Here’s a heart-warming story from the police blotter section of our local paper:
On Nov. 25, between 8:45 and 9 a.m., someone took items from an unlocked vehicle. Reported stolen were a Tory Burch purse valued at $500, a Louis Vuitton wallet worth $900, numerous gift certificates worth $200, credit and debit cards [and] two checkbooks.
It’s good to see the wealthy giving to the less fortunate, especially now, “the most wonderful time of the year”.
Having lived in suburbs most of my life, I know one reason people live in such places. To get away from other people.
It can be a stunningly beautiful day, all’s right with the neighborhood, but if you take a drive, you’ll rarely see another person who isn’t in a car. If you take a walk, you might hear a child’s voice here or there, or see someone walking a dog, or bump into a jogger or two, but you’ll usually be the only person around. It’s as if you’re visiting a Potemkin village set up to advertise the beauty of suburban living.
There is something strange about living so close to people you can’t see. Which has sometimes made me wonder what it would be like if the walls of our houses or apartments were made of glass. Would we still ignore our neighbors? Would we lead better lives if we were always on display? What if the lights were always on? Maybe God was invented because our ancestors didn’t live in glass houses with 24-hour lighting.
Coincidentally, I recently got around to reading Lolita. Humbert Humbert had something to hide, so it’s understandable that his thoughts ran in this direction too:
“… all along our route countless motor courts proclaimed their vacancy in neon lights, ready to accommodate salesmen, escaped convicts, impotents, family groups, as well as the most corrupt and vigorous couples. Ah, gentle drivers, driving through summer’s black nights, what frolics, what twists of lust, you might see from your impeccable highways if Kumfy Kabins were suddenly drained of their pigments and became as transparent as boxes of glass!”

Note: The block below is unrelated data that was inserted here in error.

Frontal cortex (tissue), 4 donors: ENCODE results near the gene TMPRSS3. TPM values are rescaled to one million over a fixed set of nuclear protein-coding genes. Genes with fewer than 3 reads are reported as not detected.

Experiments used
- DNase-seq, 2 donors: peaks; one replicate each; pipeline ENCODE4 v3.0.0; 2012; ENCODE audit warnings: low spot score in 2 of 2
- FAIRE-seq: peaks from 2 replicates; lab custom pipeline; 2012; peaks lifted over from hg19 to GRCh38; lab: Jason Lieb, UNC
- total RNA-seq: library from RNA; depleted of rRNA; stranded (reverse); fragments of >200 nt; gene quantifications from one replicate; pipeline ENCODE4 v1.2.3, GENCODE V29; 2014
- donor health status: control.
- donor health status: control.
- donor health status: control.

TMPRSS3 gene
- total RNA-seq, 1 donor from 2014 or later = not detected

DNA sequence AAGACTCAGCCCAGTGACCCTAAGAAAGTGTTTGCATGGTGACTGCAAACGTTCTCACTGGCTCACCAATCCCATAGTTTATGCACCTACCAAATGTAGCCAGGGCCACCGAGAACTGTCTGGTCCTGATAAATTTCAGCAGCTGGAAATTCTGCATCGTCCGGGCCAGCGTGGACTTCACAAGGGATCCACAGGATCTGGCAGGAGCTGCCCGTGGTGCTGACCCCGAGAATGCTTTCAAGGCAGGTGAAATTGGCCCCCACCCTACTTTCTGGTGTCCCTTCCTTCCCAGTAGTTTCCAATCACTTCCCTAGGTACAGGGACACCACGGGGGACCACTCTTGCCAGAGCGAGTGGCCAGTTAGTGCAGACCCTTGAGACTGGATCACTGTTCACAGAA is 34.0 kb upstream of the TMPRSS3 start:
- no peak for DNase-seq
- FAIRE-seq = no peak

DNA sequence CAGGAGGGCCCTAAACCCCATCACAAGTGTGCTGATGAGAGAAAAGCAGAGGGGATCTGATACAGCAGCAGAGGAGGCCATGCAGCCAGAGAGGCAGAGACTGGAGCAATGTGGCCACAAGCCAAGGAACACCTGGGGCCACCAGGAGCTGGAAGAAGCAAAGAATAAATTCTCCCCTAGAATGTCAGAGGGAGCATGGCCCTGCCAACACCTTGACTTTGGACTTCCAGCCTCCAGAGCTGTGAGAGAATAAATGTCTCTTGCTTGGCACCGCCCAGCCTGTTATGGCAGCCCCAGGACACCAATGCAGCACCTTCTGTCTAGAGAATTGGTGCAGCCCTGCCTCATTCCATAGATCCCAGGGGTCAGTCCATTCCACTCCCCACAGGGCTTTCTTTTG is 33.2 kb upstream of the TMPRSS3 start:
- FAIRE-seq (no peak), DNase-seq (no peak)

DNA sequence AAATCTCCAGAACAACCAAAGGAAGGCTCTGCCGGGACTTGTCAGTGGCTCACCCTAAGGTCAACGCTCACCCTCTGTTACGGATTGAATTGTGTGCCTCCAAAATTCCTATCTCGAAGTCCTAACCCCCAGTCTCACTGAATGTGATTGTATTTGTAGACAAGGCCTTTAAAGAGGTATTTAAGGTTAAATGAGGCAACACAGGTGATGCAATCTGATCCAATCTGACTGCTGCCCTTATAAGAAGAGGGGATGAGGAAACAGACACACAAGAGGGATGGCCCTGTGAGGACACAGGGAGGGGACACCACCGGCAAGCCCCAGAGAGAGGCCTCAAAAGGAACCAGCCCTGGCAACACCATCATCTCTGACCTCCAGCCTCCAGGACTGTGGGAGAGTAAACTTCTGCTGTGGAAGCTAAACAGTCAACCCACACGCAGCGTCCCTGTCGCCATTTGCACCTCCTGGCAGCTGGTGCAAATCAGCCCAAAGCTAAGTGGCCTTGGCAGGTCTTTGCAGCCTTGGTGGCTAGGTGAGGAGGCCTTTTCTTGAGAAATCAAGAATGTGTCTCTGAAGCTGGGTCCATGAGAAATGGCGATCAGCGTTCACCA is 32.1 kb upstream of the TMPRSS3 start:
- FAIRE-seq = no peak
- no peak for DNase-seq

“I often felt that we lived in a lighted house of glass, and that any moment some thin-lipped parchment face would peer through a carelessly unshaded window and obtain a free glimpse of things that the most jaded voyeur would have paid a small fortune to watch.”
As the fortune cookie says, people who live in glass houses should put up lots of curtains.
I’m driving on a one-lane road near a construction zone, and a police car is parked at the side of the road. There is a line of cars in front of me waiting for the light to change. The other cars start moving, but the car in front of me doesn’t. The driver is talking to the policeman in the police car. I see that the light has gone back to red again, while this conversation continues. So I honk my horn a little bit to remind the person in front of me that I’m behind her and would like to make the next light. The driver drives off to the side, apparently in order to continue her talk with the officer.
As I drive by, heading for the red light, the cop yells at me “Take it easy!”. I ignore him and keep going.
This reminded me of the last time I was addressed by a local police officer. He was parked in a lane that is used to drop off and pick up passengers at the train station. He was blocking traffic. When we eventually got around him, by driving over a low divider, I gave him a look. He noticed and said something like “You got a problem?”. I can’t remember what I said — our car was moving and there wasn’t a lot of time for discussion — but it might have been something like “We’re trying to get around you”.
As we drove around the nearby traffic circle, the cop put on his flashing lights and pulled us over. He was upset that I questioned his authority in public. We had a fairly long talk. I was kind of hoping he’d arrest me for something so I could sue the city. Perhaps he thought I was obstructing justice by interfering with the performance of his official duties, i.e., sitting in his parked car in a special lane that is designed for dropping off and picking up passengers.
I wonder if police officers in the suburbs are so pressed for real confrontations that they look for excuses to exercise their authority. To prove that they are in charge. They don’t have lots of bad guys to deal with, so they try to insure that we citizens treat them with total respect, even if they’re blocking traffic for no good reason.
It’s not an earth-shaking situation for sure, but this is my blog and there don’t seem to be any cops around.